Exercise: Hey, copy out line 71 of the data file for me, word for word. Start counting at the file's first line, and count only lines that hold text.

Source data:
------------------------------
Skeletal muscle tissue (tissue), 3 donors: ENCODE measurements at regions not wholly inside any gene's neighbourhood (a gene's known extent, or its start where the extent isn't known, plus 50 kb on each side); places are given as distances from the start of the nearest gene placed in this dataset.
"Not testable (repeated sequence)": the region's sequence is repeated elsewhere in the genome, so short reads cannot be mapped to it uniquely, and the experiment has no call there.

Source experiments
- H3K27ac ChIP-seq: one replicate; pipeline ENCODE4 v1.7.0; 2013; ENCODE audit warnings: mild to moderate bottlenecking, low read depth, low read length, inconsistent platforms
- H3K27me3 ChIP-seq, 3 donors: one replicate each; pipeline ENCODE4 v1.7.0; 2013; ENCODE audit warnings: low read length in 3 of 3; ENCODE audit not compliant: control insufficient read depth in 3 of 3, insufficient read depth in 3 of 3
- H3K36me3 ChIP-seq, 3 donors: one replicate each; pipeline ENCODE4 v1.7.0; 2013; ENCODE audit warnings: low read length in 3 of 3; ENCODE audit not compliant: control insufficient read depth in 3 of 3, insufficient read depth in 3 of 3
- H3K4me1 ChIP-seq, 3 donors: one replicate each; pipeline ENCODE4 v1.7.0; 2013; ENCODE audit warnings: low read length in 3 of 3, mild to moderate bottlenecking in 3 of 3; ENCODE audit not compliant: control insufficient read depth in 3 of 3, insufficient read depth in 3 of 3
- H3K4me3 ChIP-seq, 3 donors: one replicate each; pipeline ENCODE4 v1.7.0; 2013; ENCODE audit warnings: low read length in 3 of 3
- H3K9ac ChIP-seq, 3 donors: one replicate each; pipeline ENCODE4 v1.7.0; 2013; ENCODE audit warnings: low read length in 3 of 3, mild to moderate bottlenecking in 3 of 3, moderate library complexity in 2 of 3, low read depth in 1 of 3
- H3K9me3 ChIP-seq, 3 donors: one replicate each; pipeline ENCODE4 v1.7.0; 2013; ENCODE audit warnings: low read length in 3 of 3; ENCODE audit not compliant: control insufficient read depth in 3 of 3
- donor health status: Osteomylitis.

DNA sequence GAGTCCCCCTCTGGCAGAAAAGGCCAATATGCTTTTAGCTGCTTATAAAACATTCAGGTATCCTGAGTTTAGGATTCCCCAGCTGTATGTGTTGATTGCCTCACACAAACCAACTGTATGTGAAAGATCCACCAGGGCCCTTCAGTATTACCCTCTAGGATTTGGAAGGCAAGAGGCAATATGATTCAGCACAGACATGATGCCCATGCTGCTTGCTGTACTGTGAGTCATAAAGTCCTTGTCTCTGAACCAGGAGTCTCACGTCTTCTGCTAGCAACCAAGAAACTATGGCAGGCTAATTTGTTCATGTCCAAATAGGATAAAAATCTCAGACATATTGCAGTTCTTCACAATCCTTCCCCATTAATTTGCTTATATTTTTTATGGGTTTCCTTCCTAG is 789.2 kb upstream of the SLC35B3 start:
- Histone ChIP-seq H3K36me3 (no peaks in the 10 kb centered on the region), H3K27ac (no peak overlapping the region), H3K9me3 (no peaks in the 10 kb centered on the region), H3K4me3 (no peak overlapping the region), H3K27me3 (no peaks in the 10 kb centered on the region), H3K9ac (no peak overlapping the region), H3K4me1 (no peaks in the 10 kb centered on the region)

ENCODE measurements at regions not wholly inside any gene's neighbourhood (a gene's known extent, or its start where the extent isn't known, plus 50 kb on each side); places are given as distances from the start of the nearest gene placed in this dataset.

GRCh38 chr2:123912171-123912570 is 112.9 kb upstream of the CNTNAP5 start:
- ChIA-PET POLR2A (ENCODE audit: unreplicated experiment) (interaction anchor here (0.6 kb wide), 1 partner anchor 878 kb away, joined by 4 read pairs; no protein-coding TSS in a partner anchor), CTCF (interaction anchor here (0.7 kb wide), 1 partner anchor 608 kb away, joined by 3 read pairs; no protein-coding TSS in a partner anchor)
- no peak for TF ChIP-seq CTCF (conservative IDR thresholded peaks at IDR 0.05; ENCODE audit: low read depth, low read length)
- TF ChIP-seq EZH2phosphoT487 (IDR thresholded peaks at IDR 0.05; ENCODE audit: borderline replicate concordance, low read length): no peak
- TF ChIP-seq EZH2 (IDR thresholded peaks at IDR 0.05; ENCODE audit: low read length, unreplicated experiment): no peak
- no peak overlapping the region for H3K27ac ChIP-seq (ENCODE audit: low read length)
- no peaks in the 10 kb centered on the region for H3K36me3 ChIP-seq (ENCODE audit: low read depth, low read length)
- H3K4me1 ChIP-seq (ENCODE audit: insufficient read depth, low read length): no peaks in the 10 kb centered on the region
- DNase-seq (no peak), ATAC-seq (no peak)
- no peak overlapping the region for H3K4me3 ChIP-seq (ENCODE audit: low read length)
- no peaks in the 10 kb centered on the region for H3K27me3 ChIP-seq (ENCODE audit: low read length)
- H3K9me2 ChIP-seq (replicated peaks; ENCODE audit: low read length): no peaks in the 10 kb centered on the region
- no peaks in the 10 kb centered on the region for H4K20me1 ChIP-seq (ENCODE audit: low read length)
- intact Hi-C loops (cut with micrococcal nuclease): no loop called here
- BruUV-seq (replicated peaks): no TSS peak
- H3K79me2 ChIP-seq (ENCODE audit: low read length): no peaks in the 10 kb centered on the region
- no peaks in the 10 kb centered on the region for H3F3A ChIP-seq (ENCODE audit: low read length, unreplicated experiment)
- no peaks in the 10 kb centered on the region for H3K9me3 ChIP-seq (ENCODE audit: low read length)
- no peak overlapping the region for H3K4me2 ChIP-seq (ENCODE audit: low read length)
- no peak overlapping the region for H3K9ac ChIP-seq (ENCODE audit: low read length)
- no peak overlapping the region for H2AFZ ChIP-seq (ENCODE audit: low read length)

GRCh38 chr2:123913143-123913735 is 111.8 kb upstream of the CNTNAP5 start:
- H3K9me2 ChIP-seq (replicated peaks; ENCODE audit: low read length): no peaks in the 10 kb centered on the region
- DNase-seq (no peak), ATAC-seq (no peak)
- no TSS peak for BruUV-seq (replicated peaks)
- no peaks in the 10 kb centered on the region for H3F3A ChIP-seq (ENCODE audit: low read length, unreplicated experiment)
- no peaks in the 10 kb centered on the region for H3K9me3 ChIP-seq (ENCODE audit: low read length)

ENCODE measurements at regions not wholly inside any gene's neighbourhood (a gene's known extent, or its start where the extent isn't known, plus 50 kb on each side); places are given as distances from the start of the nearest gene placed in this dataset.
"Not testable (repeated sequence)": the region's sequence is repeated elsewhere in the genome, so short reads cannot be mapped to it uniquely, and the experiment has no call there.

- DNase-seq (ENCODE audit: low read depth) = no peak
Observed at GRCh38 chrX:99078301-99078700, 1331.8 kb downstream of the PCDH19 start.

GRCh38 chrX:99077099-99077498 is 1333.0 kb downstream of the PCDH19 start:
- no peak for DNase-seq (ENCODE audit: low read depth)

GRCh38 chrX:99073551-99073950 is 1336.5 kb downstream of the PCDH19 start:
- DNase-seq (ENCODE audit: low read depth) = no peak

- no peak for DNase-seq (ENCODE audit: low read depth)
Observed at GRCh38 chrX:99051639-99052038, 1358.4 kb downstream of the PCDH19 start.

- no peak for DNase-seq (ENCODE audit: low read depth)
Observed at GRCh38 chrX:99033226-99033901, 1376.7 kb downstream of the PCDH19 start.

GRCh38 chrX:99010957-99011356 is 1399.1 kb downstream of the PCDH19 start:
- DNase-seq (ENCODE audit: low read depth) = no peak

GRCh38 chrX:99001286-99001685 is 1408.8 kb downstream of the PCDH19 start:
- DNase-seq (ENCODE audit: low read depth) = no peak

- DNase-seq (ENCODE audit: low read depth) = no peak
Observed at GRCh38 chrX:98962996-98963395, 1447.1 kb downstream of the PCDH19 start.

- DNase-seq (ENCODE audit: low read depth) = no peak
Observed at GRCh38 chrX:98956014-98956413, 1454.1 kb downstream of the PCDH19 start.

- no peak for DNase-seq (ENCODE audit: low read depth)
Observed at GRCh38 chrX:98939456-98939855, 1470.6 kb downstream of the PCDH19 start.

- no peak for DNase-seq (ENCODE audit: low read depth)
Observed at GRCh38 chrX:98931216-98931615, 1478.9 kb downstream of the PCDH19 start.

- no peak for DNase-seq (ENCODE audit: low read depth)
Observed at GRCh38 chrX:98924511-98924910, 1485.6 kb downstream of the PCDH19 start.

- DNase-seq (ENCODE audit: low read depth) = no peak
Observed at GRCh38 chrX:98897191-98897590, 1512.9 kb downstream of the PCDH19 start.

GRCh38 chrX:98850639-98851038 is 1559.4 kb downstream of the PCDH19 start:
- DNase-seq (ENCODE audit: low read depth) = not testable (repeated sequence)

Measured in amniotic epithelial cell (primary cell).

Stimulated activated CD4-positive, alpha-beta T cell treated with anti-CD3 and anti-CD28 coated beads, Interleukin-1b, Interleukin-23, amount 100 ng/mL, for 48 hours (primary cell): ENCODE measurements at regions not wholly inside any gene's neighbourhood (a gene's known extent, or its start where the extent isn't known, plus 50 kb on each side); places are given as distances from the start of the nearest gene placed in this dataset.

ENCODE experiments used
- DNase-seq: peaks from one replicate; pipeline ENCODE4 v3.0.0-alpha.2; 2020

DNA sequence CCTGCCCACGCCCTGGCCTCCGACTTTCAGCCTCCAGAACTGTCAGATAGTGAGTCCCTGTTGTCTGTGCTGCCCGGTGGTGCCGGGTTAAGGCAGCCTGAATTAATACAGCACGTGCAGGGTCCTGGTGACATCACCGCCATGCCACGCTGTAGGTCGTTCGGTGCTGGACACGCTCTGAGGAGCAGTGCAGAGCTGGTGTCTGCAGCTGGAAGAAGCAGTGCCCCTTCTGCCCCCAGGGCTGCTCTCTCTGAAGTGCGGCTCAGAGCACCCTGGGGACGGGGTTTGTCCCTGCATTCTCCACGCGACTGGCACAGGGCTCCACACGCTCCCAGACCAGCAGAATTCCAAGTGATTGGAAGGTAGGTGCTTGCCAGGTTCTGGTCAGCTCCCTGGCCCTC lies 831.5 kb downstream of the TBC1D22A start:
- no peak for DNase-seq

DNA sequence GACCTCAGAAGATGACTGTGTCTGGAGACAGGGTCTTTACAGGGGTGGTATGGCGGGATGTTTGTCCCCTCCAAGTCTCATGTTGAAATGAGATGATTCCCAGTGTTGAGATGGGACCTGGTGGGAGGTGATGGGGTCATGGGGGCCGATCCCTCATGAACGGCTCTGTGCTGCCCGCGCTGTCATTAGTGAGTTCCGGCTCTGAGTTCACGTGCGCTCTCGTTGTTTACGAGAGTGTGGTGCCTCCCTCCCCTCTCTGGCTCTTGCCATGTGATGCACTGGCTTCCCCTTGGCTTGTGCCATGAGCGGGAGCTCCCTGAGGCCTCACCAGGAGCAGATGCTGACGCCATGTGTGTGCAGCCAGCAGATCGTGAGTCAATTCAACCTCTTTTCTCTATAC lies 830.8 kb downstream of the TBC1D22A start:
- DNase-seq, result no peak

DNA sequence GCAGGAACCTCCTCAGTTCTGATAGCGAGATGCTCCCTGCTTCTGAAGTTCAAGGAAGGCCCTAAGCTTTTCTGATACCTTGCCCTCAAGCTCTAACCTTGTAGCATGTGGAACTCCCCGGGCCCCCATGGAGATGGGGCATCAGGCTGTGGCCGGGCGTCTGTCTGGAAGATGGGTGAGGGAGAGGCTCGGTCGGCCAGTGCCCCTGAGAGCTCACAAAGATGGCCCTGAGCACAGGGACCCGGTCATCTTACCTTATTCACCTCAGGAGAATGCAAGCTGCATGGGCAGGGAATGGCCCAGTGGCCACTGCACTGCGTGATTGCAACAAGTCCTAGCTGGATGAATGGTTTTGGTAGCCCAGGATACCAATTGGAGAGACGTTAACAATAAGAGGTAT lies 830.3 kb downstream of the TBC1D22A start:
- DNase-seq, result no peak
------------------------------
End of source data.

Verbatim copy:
- DNase-seq (ENCODE audit: low read depth) = not testable (repeated sequence)